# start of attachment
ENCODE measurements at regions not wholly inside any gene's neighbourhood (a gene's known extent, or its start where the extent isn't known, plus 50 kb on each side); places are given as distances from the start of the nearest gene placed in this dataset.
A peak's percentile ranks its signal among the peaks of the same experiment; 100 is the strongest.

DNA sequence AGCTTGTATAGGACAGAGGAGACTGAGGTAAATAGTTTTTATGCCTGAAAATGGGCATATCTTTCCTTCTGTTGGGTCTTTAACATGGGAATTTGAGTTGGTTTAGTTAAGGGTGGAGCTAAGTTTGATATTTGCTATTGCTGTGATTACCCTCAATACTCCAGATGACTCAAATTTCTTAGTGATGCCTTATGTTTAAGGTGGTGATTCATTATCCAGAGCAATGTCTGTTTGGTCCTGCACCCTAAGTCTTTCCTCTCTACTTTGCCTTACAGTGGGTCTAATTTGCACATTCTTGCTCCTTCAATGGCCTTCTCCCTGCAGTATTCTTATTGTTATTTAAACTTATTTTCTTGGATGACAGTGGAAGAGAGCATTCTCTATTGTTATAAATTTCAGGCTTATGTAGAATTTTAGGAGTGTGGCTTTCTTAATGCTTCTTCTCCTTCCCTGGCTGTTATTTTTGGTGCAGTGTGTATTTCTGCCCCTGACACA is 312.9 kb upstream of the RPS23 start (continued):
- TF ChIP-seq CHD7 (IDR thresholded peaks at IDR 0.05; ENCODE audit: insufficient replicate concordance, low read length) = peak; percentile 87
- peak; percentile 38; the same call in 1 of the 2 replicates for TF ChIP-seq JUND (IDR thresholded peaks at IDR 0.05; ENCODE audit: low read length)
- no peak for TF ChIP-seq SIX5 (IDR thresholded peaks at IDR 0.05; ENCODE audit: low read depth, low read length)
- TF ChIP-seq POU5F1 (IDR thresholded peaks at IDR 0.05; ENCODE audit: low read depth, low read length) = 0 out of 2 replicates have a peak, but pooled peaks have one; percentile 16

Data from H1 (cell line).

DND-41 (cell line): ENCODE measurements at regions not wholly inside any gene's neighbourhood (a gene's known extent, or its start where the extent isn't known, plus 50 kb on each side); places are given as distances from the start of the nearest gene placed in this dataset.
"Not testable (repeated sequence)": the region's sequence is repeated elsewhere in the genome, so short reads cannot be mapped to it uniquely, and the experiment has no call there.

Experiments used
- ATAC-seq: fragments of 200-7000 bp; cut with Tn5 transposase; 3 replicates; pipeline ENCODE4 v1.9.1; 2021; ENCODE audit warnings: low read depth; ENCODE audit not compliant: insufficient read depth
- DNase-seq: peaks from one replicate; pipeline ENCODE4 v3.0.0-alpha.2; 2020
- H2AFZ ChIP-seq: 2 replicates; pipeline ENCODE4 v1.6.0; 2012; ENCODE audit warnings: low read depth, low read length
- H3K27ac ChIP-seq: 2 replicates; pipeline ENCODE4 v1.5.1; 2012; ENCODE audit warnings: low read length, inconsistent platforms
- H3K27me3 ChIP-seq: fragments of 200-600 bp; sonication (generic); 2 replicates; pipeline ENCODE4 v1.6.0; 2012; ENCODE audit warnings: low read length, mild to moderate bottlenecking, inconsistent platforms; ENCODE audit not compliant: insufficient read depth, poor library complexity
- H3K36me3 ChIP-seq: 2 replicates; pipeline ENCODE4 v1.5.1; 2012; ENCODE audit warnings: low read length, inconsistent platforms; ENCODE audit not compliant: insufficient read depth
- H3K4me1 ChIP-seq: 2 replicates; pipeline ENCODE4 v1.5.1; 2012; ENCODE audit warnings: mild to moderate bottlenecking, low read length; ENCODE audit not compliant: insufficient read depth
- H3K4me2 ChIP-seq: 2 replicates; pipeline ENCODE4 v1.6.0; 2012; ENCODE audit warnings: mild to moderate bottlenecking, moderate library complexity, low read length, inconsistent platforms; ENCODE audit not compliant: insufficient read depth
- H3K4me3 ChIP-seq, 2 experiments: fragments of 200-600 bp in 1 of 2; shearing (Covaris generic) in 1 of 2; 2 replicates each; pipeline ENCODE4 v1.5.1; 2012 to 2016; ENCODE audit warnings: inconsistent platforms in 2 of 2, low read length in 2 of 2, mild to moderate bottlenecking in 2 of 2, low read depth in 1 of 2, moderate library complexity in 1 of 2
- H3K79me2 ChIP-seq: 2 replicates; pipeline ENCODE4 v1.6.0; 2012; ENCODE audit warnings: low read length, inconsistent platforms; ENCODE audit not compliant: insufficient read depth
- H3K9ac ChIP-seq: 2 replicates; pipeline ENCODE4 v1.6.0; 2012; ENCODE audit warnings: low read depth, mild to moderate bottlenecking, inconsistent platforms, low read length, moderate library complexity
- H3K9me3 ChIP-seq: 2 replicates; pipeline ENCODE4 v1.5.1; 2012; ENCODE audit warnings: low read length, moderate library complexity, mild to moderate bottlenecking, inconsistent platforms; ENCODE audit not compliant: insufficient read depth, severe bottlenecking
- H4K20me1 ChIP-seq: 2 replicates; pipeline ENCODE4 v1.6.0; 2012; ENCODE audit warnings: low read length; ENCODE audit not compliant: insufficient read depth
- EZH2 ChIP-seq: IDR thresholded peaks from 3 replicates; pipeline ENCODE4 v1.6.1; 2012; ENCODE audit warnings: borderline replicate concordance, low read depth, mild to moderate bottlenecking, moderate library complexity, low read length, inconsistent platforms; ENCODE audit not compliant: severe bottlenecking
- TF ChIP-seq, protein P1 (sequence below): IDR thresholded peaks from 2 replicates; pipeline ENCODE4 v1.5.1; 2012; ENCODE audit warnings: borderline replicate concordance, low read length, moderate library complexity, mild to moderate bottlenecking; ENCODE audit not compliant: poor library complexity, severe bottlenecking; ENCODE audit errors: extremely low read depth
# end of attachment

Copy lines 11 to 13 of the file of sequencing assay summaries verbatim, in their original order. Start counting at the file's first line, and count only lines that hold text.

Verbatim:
Experiments used
- ATAC-seq: fragments of 200-7000 bp; cut with Tn5 transposase; 3 replicates; pipeline ENCODE4 v1.9.1; 2021; ENCODE audit warnings: low read depth; ENCODE audit not compliant: insufficient read depth
- DNase-seq: peaks from one replicate; pipeline ENCODE4 v3.0.0-alpha.2; 2020